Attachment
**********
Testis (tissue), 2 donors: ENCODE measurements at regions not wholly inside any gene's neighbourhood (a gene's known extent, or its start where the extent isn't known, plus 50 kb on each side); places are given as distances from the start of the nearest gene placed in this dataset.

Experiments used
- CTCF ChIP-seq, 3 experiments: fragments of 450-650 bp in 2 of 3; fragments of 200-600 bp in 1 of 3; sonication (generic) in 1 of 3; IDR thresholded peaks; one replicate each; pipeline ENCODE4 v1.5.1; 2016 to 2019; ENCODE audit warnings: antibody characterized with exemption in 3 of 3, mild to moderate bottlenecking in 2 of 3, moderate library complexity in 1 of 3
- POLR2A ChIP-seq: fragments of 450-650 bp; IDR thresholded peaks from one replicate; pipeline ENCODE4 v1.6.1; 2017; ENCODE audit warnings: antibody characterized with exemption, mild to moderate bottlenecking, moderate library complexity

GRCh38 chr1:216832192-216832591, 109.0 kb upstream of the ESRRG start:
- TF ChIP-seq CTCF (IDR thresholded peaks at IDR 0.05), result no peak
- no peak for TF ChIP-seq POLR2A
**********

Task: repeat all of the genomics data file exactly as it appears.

Testis (tissue), 2 donors: ENCODE measurements at regions not wholly inside any gene's neighbourhood (a gene's known extent, or its start where the extent isn't known, plus 50 kb on each side); places are given as distances from the start of the nearest gene placed in this dataset.

Experiments used
- CTCF ChIP-seq, 3 experiments: fragments of 450-650 bp in 2 of 3; fragments of 200-600 bp in 1 of 3; sonication (generic) in 1 of 3; IDR thresholded peaks; one replicate each; pipeline ENCODE4 v1.5.1; 2016 to 2019; ENCODE audit warnings: antibody characterized with exemption in 3 of 3, mild to moderate bottlenecking in 2 of 3, moderate library complexity in 1 of 3
- POLR2A ChIP-seq: fragments of 450-650 bp; IDR thresholded peaks from one replicate; pipeline ENCODE4 v1.6.1; 2017; ENCODE audit warnings: antibody characterized with exemption, mild to moderate bottlenecking, moderate library complexity

GRCh38 chr1:216832192-216832591, 109.0 kb upstream of the ESRRG start:
- TF ChIP-seq CTCF (IDR thresholded peaks at IDR 0.05), result no peak
- no peak for TF ChIP-seq POLR2A